ICT for Health (Education)

Wednesday, September 07, 2005

Katrina and Evolving Uses of ICT

ICT certainly played an important role in the Hurricane Katrina planning, recovery, and to some extent failures (though many of the failures were do to policy and management issues).

Doctors using websites to find out how to volunteer ... people using SMS to find loved ones when voice calls couldn't go through ... craigslist (CL) listing free services and free housing for hurricane victims from across the country... and CL as a place to post queries about loved ones, hundreds of posts per day ... authorities using radio broadcast to relay information to people still in their homes (questionable considering the number of people who would have still had access to radio).

From one CL post:
With all the confusion caused by the storm there is no guarantee that all messages will go through, but many people have made contact this week using SMS text messages when they had no other way to contact friends and relatives.

Ham radio was used:
Arkansas ham radio operators are monitoring transmissions from areas ravaged by Hurricane Katrina, sometimes chiming in to aid in communication .... When Hurricane Katrina knocked over cell phone towers and utility lines, ham radio became the best way to go, Temple said .... Ham radio operators helped communications between Louisiana hospitals needing help and Arkansas aid workers who were unable to get in touch with them, Temple said.

From an XM Satellite Radio press release:
The American Red Cross and XM Satellite Radio have joined forces to launch Red Cross Radio, a 24-hour, nationwide XM channel to provide help and information for Hurricane Katrina victims, Red Cross staff and volunteers along the Gulf Coast, and other Red Cross workers across the country. The newly-created Red Cross Radio (XM Channel 248) is broadcasting on XM Satellite Radio from coast to coast. It can be heard on all XM radios for the car, home, and portable use. XM is donating radios to the Red Cross for relief workers and aid stations.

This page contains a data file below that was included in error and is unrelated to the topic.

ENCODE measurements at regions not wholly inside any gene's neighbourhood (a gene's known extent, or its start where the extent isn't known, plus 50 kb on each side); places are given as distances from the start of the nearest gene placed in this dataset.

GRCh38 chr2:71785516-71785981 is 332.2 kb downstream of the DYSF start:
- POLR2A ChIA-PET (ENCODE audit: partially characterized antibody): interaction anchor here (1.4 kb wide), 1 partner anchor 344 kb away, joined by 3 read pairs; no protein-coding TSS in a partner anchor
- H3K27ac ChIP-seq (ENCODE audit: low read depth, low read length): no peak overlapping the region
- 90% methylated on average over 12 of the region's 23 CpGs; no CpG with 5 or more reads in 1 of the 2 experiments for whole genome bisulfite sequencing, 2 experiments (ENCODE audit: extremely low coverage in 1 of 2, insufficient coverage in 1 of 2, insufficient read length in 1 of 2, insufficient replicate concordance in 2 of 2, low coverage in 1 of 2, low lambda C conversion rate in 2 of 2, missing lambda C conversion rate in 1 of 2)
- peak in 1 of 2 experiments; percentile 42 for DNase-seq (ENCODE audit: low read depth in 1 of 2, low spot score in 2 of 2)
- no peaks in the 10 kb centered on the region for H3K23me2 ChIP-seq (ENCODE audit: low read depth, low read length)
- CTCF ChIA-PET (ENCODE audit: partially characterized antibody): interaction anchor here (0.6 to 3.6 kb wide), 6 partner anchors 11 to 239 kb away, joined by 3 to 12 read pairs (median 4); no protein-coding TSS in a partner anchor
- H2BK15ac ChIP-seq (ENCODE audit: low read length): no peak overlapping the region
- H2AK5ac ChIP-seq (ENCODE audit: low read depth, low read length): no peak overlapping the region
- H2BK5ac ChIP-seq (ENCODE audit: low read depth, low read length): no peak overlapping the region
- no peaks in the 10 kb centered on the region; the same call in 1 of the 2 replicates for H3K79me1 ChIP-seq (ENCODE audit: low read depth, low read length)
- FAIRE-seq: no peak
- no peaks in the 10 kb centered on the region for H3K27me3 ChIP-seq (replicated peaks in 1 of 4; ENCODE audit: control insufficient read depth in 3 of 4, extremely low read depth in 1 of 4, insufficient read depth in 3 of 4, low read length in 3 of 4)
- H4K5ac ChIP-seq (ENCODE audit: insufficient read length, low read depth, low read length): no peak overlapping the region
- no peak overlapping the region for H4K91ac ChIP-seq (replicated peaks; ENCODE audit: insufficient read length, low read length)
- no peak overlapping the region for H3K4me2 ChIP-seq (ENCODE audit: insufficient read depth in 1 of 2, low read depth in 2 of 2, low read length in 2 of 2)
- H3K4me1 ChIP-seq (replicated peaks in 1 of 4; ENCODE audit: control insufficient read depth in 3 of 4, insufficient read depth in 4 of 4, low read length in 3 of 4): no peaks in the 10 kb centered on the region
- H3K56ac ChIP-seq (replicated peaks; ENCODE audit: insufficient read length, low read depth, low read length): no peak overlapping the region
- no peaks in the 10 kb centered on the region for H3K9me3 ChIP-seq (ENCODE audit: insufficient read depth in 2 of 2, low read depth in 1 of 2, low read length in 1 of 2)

A Cingular initiative in Tennessee/Kentucky:
Text Messaging Campaign Through the SMS capability on its handsets and PDAs, many Cingular customers are being contacted and asked if they would be interested in making a contribution to the American Red Cross' hurricane relief efforts.

Alltell announced:
The company is providing free nationwide roaming, long-distance and text messaging over the next two months to customers in the New Orleans, Biloxi and Gulfport, Miss., areas. Customers also will not incur any overage charges during that time period. Alltel is providing 250 anytime minutes to prepaid customers in these areas. Prepaid customers also will receive free text messaging and no overage charges over the next month. Alltel will continue to evaluate providing additional assistance to customers. In addition, hurricane evacuees and their loved ones can make free phone calls from Alltel stores to anywhere in the country during normal business hours. Customers also can recharge wireless phone batteries and receive assistance with damaged handsets and accessories. For evacuees at the Houston Astrodome, Alltel sent 60,000 minutes worth of free long-distance calling cards.

Other providers wanted to distribute physical prepaid cards, but as one CL contributor pointed out, this would inevitably lead to the creation of a black market. A black market isn't inherently a bad thing, but coercion in exchange of goods, and goods never reaching a segment of the population that needs them is a bad thing.

Other SMS uses: school closing notifications and Verizon text donations.

Beyond this, the media coverage - and the blogging about it - made the government more immediately accountable. e.g. - Mayor Ray Nagin's radio interview via telephone that then was posted to the Web, and Kanye West's candid remarks about the lack of reponse ("America is set up to help the poor, the black people, the less well off as slow as possible. Red Cross is doing everything they can .... George Bush doesn't care about black people").

Many more as well, but it was interesting to see people innovate different uses of existing technology in the wake of this terrible tragedy (I am omitting as best I can my commentary that this was largely *not* a natural disaster).

Can all of this somehow help us plan for future disaster response?

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